Language is a powerful shaper of attitudes and ideas. One founder questions whether the term “startup” is actually doing entrepreneurs a disservice and whether it’s time for a rewrite.
By Brandy Alexander-Wimberly (Founder & CMO, Buyvite)
I read a post on LinkedIn recently from a connection who claimed “I can’t wait to start my next startup.”
As both a startup founder and digital strategist, it hit me as I read this that the term “startup” is a huge misnomer.
You don’t start a startup. You start an early-stage company or product. If you’re really calling it anything else, it would seem doomed to failure by your sheer misunderstanding of the challenging path you’re choosing – if you actually want to succeed.
This comment carried more weight than it would have even two years ago. We’re living in a time when HBO has a tech startup parody, “Silicon Valley”, and Banana Republic has a “startup guy” as part of a recent ad campaign.
It seems to signal a bellwether moment in time when the term “startup” has jumped the shark.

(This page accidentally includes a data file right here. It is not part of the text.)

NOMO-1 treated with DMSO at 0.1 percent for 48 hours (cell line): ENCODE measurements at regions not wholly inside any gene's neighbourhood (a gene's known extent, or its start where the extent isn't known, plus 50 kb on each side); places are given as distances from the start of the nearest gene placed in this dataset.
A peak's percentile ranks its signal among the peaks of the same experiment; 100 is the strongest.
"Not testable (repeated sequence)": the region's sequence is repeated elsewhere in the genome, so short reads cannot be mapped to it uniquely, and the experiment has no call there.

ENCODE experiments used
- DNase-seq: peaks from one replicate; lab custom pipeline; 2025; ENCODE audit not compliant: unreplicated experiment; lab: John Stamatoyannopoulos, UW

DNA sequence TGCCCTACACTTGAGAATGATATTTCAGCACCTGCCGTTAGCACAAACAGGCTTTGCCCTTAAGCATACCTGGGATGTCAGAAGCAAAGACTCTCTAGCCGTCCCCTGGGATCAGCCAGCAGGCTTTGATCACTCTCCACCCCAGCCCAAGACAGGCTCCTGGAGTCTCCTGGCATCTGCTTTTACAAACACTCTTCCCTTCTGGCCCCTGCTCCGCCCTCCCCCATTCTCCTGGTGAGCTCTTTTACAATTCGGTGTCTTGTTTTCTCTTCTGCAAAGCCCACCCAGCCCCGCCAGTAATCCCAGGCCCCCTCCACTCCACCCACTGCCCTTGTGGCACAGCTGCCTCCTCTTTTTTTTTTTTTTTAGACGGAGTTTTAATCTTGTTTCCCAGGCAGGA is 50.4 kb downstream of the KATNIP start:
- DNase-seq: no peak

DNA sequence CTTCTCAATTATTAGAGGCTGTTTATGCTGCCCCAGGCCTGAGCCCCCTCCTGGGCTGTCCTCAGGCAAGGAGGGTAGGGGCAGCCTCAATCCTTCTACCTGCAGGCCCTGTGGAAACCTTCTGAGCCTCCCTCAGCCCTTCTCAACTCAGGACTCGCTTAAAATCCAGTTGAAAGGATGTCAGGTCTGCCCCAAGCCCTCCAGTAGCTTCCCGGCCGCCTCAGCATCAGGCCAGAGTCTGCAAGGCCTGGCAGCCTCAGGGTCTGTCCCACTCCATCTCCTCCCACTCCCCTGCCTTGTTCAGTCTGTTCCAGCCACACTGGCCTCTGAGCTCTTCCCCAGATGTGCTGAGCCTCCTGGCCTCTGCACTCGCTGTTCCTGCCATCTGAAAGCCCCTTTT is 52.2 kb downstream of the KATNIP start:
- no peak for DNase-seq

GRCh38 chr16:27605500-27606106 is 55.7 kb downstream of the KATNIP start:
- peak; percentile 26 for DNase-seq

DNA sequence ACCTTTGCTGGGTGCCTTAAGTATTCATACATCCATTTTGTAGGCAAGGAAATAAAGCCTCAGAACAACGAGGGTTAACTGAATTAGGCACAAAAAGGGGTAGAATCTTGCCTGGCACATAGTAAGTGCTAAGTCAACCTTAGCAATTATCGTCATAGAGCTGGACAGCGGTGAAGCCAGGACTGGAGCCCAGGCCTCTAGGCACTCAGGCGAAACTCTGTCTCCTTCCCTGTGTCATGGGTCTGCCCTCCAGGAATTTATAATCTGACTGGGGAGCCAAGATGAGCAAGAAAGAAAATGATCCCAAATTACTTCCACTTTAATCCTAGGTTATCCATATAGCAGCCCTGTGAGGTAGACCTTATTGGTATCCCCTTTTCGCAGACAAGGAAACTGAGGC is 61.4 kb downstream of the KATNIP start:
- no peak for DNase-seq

Has “Startup” Jumped the Shark?
According to a Wikipedia entry, the term “jump the shark” is used to describe “...the moment when a brand, design or creative effort's evolution declines.”
I don’t think the movement for entrepreneurs to leverage the power of digital media to build disruptive businesses has at all waned, nor should it. What I do think is that the terminology has lost it’s significance and gravitas, cheapening the passion, hard work and intelligence that need to coalesce to create a successful product or company.
It’s distilled to the point of irrelevancy, making it seem like a recent college graduate’s options are to either “start a startup,” get a job or backpack through Europe.
So has the term jumped the shark? Will the tech “startup founder” go the way of other fads like the “indie filmmaker” of the 1990s, the “hair band singer” of the 1980s? Disco as a whole?
Here’s 5 reasons why there should be a movement to dump the term “startup” in favor of “early stage company.” And what you may want to consider before aligning the term to your own initiatives.
1. The Word “Startup” Does Not Imply an End Game